When a sexual abuse scandal rocked Penn State, when Apple was found to have engaged in anticompetitive behavior, and when servicers like Bank of America improperly foreclosed upon hundreds of thousands of homeowners, each organization entered into a “Modern-Day Monitorship.” Modern-day monitorships are utilized in an array of contexts to assist in widely varying remediation efforts. This is because they provide outsiders with a unique source of information about the efficacy of the tarnished organization’s efforts to resolve misconduct. Yet, despite their use in high profile and serious matters of organizational wrongdoing, they are not an outgrowth of careful study and deliberate planning. Instead, modern-day monitorships have been employed in an ad-hoc and reactionary manner, which has resulted in repeated instances of controversy and calls for reform. Underlying these calls for reform has been an implicit assumption that broad-based rules can effectively regulate all monitorships.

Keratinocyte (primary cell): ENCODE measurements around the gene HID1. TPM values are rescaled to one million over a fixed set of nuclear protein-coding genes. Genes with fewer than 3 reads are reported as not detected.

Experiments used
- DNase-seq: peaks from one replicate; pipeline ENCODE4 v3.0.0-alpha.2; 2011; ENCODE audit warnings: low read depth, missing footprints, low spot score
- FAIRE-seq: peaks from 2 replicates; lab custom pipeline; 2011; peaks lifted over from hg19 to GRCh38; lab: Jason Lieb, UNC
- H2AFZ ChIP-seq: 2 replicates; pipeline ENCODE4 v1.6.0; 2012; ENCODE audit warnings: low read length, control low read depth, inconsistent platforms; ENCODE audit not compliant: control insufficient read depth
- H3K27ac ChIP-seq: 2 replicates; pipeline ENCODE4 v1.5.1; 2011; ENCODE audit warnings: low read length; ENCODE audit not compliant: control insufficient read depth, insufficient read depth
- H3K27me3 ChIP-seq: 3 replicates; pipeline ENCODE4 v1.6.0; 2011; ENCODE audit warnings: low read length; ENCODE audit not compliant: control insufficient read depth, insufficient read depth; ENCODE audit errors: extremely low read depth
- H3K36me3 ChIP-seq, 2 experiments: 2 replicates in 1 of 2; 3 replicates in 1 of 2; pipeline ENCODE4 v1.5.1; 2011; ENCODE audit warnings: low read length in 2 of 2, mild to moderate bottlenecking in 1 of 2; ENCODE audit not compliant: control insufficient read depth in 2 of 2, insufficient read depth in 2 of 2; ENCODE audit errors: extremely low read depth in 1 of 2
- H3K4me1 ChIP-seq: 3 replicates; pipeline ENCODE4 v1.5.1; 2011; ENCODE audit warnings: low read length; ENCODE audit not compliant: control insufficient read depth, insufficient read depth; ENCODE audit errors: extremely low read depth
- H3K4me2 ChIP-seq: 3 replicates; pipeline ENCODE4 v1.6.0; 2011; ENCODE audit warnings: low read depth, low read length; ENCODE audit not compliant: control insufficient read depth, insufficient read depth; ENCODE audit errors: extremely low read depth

Yet, when tested, this assumption is found lacking. This Article traces the rise of the modern-day monitorship and, for the first time, analyzes the use of monitorships in five different contexts. The analysis demonstrates that modern-day monitorships have experienced a rapid evolution with important consequences. First, as the Apple monitorship demonstrates, this evolution has changed the manner in which courts and lawyers conceive of the appropriate boundaries and norms for court-ordered monitorships. Second, as the Penn State scandal reveals, private organizations are co-opting the use of monitorships, which may transform the nature of monitorships from a quasi-governmental enforcement mechanism to a privatized reputation remediation tool. Third, monitorships fall into different categories based on the type of remediation effort the monitorship is meant to achieve. Because these different categories necessitate different monitorship structures to achieve the goals of each monitorship, attempts to adopt universal rules governing monitorships may be misguided. In short, differences matter when evaluating monitorships.